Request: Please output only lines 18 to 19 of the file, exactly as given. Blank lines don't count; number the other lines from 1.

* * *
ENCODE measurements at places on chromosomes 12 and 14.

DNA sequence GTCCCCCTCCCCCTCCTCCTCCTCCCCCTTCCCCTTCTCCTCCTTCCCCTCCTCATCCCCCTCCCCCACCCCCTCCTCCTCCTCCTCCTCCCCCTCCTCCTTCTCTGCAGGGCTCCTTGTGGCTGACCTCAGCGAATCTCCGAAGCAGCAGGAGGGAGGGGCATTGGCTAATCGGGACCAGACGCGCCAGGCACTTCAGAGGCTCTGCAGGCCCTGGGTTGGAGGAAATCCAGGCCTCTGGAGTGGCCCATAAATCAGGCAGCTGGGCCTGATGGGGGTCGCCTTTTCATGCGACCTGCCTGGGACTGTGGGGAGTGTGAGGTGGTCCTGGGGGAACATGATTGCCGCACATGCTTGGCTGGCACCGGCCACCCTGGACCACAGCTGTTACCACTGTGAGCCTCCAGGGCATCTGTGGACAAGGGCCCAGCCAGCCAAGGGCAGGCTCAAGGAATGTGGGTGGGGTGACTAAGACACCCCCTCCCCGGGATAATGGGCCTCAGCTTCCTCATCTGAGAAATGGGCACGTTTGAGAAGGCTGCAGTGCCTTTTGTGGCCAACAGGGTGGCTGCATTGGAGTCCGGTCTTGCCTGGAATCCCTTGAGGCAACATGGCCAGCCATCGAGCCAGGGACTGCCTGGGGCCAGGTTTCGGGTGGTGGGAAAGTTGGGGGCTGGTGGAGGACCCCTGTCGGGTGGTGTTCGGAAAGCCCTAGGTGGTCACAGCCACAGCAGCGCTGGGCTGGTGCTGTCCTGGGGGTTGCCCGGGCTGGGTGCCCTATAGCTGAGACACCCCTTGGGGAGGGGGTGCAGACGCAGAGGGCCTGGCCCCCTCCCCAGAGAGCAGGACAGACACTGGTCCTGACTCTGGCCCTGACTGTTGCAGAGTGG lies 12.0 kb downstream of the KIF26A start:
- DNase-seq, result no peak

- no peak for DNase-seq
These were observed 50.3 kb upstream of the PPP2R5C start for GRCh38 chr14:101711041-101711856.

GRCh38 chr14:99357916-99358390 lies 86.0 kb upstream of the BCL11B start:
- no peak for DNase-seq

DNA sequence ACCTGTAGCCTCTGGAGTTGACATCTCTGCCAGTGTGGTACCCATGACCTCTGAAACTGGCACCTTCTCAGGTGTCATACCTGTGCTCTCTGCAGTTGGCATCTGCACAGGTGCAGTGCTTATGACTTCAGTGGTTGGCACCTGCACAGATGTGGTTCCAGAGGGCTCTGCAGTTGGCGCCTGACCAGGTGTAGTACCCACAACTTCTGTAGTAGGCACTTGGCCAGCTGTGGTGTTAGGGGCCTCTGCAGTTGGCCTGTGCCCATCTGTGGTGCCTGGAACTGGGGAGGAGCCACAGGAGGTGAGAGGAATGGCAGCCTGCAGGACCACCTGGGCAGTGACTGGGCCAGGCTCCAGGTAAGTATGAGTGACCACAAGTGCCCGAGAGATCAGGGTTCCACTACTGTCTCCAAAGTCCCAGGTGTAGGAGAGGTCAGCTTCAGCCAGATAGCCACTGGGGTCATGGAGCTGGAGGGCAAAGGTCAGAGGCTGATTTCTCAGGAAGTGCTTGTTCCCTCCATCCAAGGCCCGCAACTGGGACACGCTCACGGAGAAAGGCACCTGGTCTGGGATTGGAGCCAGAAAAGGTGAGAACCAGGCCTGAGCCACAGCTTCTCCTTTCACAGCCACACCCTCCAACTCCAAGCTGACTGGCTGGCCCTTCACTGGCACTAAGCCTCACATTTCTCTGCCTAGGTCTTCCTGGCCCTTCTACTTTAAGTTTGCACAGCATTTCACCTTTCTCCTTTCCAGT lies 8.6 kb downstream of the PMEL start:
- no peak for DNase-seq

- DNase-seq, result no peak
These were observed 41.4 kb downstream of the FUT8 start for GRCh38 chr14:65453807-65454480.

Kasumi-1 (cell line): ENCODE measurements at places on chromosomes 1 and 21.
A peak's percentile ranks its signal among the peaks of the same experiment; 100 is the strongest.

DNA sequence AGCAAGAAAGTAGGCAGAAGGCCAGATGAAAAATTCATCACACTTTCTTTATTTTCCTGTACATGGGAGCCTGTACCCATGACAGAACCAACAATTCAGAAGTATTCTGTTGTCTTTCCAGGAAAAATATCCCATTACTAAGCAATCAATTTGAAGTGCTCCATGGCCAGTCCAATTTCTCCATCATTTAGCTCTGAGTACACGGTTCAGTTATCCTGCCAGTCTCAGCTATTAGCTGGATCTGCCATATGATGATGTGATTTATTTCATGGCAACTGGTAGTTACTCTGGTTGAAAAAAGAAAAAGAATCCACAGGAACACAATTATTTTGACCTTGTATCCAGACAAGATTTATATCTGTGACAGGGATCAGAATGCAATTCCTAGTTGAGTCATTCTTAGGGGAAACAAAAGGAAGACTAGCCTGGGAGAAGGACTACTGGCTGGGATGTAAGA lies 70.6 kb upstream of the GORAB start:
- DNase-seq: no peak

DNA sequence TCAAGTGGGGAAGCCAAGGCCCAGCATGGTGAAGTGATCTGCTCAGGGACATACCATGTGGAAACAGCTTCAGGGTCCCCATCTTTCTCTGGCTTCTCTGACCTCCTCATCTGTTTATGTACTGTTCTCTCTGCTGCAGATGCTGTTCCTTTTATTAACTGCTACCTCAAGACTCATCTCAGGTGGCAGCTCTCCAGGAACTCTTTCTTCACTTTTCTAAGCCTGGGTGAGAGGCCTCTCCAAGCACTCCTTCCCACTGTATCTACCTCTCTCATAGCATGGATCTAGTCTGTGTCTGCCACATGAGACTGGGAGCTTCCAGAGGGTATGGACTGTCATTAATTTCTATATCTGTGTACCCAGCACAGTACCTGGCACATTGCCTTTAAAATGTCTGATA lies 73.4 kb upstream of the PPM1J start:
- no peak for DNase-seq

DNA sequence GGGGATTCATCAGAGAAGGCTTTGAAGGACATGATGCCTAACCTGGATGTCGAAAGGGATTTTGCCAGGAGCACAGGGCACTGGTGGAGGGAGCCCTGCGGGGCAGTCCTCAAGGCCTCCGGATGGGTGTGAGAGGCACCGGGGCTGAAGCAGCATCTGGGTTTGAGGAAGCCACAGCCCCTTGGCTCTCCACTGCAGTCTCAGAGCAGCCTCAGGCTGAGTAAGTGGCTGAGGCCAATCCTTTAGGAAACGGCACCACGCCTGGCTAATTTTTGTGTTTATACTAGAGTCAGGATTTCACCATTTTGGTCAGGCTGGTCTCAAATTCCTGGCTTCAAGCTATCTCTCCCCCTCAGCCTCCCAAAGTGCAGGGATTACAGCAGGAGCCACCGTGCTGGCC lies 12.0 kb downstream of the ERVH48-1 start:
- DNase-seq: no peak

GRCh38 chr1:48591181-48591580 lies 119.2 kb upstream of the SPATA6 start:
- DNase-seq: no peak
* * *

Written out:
DNA sequence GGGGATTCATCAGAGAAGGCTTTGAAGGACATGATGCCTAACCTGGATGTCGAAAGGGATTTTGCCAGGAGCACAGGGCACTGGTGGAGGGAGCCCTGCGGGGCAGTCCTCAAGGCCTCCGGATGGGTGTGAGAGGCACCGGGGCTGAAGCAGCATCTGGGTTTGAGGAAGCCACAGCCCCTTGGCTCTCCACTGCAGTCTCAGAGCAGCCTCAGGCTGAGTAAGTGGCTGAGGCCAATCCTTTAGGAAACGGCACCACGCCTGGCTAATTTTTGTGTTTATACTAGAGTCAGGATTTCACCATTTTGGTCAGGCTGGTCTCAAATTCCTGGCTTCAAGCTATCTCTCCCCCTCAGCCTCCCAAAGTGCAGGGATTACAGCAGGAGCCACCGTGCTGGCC lies 12.0 kb downstream of the ERVH48-1 start:
- DNase-seq: no peak